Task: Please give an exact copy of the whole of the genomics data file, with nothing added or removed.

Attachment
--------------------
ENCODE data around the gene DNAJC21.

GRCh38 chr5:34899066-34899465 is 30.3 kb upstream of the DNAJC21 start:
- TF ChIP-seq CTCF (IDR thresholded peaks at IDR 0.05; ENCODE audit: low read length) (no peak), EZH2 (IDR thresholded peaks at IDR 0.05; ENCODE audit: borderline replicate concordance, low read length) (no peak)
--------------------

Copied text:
ENCODE data around the gene DNAJC21.

GRCh38 chr5:34899066-34899465 is 30.3 kb upstream of the DNAJC21 start:
- TF ChIP-seq CTCF (IDR thresholded peaks at IDR 0.05; ENCODE audit: low read length) (no peak), EZH2 (IDR thresholded peaks at IDR 0.05; ENCODE audit: borderline replicate concordance, low read length) (no peak)